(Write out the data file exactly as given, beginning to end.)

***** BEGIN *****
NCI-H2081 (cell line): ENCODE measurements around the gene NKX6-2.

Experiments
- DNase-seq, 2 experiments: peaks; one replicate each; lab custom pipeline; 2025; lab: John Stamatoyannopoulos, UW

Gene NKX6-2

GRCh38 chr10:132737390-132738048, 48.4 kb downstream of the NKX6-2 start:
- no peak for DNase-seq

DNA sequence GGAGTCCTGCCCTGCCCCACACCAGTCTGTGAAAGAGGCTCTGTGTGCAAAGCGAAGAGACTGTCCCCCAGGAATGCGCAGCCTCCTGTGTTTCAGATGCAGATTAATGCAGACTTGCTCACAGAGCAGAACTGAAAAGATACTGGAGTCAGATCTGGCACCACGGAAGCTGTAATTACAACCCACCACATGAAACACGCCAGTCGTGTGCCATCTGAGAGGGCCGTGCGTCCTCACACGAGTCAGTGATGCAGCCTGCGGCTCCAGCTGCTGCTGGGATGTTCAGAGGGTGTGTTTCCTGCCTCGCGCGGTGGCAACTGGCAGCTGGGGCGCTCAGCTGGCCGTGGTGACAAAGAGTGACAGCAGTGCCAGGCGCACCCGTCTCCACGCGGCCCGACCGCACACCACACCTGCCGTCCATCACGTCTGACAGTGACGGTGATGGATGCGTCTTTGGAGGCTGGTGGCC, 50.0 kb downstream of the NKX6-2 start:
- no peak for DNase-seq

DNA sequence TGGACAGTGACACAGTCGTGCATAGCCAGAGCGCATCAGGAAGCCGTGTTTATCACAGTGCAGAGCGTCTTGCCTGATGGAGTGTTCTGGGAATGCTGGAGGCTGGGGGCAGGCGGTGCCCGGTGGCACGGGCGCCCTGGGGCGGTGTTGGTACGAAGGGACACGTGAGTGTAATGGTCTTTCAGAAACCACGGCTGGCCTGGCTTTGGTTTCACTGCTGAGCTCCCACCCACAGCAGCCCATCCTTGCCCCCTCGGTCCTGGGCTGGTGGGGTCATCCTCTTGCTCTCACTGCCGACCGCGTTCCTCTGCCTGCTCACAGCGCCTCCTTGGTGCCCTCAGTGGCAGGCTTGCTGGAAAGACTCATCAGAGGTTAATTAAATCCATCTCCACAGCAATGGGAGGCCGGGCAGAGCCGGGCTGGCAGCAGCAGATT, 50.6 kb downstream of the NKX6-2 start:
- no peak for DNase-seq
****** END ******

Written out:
NCI-H2081 (cell line): ENCODE measurements around the gene NKX6-2.

Experiments
- DNase-seq, 2 experiments: peaks; one replicate each; lab custom pipeline; 2025; lab: John Stamatoyannopoulos, UW

Gene NKX6-2

GRCh38 chr10:132737390-132738048, 48.4 kb downstream of the NKX6-2 start:
- no peak for DNase-seq

DNA sequence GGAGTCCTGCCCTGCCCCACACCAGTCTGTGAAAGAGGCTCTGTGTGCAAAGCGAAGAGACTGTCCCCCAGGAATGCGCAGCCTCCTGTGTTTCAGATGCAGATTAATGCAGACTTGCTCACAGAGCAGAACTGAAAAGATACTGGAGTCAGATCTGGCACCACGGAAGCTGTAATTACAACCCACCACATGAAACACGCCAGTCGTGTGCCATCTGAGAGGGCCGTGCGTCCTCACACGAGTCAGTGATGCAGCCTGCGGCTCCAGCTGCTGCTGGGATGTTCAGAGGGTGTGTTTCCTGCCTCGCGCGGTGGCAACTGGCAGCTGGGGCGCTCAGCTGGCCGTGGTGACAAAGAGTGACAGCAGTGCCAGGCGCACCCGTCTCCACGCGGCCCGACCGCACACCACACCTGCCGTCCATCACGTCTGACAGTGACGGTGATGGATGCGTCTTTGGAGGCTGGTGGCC, 50.0 kb downstream of the NKX6-2 start:
- no peak for DNase-seq

DNA sequence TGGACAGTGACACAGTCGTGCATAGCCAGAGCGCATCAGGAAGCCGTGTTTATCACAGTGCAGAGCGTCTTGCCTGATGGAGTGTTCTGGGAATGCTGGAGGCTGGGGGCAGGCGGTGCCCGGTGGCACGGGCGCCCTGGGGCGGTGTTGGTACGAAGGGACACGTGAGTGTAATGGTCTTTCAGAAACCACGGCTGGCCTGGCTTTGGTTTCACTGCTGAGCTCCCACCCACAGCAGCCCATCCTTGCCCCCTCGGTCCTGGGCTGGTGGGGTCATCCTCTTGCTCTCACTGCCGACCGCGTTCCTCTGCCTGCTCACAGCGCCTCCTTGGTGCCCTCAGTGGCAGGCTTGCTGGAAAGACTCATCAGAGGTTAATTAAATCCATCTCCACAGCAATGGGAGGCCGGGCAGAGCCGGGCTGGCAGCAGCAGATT, 50.6 kb downstream of the NKX6-2 start:
- no peak for DNase-seq